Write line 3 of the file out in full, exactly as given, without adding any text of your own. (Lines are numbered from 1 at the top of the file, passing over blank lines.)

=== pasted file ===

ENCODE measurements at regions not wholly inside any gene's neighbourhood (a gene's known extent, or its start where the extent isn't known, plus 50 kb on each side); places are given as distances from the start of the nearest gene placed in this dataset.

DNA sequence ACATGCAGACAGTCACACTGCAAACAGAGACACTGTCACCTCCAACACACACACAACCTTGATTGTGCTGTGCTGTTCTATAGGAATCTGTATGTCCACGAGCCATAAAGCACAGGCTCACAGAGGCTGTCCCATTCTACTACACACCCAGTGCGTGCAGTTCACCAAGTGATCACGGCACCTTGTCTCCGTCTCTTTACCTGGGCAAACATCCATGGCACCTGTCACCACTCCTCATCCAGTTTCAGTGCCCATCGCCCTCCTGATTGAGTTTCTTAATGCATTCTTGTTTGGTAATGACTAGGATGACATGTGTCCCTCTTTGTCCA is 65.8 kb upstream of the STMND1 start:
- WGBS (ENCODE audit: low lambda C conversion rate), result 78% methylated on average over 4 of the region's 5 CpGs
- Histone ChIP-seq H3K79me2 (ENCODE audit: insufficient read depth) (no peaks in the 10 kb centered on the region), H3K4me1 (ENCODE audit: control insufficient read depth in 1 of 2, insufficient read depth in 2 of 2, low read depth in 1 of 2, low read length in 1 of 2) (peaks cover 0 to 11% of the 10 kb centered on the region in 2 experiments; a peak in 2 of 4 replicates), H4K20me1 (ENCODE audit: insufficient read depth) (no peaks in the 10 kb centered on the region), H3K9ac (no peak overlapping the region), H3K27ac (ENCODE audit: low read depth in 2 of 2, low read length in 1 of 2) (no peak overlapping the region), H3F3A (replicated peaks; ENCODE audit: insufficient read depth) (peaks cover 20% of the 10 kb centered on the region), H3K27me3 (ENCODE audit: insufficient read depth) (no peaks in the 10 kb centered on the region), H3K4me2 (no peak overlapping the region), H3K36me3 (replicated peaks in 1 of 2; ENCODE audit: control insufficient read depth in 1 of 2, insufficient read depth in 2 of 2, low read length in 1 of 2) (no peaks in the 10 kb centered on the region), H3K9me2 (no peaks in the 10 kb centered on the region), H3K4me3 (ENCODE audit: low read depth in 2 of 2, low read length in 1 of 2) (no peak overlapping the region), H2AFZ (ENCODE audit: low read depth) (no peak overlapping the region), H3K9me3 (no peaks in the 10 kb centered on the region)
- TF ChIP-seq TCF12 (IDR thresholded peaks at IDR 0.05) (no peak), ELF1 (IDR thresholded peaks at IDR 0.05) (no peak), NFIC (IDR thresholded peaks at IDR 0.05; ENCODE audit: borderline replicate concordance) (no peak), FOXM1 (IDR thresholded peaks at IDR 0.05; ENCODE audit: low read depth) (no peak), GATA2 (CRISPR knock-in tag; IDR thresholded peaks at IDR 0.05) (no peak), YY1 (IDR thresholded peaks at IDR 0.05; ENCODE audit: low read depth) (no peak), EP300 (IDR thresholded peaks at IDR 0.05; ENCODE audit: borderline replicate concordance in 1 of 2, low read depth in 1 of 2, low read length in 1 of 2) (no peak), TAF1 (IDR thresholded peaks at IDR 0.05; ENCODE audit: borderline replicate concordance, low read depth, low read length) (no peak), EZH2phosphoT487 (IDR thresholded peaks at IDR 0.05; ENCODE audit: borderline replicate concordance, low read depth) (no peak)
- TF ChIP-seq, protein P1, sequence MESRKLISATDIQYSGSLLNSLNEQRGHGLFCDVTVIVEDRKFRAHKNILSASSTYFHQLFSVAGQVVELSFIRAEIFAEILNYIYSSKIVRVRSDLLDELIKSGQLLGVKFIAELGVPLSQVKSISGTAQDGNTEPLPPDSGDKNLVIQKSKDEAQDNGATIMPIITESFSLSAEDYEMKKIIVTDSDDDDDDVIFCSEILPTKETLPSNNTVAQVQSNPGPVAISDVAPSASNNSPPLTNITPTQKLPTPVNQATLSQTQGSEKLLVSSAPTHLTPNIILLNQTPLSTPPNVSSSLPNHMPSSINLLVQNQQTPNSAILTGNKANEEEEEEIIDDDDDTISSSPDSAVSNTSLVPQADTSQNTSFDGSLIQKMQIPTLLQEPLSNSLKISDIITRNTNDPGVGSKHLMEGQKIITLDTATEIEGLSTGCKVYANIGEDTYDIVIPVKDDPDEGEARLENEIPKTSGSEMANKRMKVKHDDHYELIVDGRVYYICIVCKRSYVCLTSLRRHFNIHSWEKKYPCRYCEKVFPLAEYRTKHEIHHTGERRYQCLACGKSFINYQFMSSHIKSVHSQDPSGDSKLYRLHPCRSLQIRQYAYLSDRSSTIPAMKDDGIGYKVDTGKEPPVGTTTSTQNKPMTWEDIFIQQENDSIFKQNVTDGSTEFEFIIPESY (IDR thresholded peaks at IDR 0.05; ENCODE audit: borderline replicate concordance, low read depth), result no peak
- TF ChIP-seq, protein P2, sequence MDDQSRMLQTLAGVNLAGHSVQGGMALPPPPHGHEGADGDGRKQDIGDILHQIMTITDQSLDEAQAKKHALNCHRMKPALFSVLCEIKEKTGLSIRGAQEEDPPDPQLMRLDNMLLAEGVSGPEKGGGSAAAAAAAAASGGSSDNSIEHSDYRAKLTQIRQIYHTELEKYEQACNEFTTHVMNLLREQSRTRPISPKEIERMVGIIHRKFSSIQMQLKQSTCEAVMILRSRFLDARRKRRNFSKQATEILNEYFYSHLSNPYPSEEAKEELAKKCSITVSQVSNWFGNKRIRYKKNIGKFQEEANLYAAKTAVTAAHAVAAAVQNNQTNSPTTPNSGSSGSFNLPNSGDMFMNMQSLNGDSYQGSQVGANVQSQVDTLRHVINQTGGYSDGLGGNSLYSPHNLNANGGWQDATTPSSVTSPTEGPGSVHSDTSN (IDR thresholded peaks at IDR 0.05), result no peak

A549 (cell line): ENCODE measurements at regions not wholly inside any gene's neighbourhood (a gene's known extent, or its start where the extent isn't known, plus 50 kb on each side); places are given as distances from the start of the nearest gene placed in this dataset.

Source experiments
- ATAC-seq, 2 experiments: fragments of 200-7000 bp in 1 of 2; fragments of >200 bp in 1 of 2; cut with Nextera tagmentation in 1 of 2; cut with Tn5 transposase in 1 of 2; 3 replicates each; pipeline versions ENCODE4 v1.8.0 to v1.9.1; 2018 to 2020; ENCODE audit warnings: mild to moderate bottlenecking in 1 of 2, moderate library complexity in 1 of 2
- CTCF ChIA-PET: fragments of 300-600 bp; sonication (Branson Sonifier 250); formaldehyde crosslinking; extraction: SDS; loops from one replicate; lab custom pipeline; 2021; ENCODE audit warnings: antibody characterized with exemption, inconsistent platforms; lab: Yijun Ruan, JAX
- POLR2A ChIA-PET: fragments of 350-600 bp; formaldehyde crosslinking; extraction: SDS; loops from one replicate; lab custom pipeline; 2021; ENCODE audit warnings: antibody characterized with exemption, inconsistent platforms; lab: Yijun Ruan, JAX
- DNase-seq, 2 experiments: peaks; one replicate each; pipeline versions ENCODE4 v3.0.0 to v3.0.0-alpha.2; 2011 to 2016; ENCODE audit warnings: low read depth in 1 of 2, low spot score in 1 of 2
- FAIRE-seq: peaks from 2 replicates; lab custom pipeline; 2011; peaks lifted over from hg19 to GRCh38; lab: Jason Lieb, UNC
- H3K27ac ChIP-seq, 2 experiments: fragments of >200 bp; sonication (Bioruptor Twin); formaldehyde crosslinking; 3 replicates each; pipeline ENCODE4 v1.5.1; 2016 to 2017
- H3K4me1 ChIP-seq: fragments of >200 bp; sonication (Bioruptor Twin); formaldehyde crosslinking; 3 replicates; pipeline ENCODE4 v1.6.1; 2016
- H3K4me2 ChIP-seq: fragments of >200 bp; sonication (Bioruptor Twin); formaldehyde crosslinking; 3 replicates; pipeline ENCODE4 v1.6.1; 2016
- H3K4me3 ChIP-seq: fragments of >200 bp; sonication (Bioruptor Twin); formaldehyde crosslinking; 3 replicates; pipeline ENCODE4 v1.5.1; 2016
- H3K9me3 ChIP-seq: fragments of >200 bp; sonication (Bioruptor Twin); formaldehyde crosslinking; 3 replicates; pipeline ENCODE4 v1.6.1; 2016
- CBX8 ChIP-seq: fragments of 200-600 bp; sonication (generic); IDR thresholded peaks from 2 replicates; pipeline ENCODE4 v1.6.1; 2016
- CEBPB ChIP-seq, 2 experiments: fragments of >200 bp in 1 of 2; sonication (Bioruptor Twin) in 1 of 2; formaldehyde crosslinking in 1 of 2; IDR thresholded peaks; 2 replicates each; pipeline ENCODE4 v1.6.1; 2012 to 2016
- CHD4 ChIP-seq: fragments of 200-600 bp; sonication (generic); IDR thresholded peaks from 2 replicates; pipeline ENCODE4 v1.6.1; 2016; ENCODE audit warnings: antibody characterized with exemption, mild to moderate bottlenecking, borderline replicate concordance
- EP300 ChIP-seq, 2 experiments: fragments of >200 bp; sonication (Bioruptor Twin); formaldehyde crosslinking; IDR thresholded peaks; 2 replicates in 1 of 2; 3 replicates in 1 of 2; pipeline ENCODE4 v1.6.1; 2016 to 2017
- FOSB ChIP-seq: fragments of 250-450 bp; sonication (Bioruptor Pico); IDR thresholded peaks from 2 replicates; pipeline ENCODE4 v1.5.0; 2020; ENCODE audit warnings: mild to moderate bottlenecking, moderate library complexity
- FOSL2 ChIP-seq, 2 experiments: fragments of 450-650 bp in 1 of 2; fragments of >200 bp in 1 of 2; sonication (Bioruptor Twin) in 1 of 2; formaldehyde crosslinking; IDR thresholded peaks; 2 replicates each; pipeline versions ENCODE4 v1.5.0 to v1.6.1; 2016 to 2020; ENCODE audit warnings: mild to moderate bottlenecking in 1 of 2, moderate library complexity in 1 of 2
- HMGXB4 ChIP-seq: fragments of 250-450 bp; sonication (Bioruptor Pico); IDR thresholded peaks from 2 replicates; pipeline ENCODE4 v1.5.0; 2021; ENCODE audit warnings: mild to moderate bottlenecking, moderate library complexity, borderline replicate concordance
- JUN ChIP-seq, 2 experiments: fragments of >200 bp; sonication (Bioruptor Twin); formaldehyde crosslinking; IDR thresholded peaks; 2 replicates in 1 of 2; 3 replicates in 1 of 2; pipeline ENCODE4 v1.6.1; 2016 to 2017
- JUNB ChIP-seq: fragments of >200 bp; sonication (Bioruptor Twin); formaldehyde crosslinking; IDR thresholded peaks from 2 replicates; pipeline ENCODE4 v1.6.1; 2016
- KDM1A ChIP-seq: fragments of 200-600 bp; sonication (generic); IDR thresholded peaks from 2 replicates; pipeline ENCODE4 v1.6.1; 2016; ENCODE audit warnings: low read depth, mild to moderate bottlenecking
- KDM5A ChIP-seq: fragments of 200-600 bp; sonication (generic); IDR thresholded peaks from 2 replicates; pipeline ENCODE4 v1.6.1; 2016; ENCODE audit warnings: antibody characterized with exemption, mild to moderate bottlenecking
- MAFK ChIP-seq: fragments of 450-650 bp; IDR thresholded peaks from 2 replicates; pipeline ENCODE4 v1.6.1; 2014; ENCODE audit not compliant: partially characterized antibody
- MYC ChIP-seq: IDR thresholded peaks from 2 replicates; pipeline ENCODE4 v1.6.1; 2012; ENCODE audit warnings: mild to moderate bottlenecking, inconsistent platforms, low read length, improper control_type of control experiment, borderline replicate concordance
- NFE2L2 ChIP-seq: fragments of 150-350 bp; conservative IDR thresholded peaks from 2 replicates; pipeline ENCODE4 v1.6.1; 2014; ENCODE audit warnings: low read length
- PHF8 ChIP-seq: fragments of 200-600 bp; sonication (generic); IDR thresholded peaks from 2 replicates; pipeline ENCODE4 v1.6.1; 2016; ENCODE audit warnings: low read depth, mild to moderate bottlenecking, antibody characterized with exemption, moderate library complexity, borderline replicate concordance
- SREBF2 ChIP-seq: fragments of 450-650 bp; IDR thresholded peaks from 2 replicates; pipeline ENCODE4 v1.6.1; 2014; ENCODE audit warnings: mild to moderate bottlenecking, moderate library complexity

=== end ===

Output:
- WGBS (ENCODE audit: low lambda C conversion rate), result 78% methylated on average over 4 of the region's 5 CpGs